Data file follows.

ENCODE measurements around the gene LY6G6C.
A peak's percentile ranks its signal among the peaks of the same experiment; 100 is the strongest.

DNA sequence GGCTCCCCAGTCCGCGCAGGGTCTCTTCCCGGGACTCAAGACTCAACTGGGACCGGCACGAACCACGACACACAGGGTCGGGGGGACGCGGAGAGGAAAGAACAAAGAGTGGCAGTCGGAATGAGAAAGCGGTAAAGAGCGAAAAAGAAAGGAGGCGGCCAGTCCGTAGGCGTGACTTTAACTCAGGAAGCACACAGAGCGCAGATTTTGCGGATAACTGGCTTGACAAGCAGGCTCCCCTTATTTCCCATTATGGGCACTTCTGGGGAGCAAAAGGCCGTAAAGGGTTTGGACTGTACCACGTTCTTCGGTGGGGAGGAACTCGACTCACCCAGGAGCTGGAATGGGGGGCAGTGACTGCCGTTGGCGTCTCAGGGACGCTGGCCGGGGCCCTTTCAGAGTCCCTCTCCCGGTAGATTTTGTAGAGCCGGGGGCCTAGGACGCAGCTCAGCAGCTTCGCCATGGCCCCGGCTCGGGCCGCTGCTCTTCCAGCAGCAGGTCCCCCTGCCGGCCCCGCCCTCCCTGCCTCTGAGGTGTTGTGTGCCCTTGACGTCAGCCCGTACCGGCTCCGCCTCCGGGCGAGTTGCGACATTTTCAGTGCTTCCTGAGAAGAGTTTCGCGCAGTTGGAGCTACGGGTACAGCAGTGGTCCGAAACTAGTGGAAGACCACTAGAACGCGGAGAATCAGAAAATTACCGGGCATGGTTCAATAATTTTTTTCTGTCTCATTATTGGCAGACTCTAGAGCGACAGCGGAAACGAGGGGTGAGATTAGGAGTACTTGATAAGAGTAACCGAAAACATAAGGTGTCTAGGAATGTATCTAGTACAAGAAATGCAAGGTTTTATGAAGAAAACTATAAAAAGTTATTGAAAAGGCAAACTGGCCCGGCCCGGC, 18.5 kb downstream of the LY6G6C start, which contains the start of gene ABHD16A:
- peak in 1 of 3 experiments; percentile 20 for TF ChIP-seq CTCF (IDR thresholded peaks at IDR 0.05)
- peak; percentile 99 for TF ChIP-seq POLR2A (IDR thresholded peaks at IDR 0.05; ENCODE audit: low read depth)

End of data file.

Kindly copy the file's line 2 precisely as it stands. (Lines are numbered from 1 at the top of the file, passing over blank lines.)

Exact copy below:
A peak's percentile ranks its signal among the peaks of the same experiment; 100 is the strongest.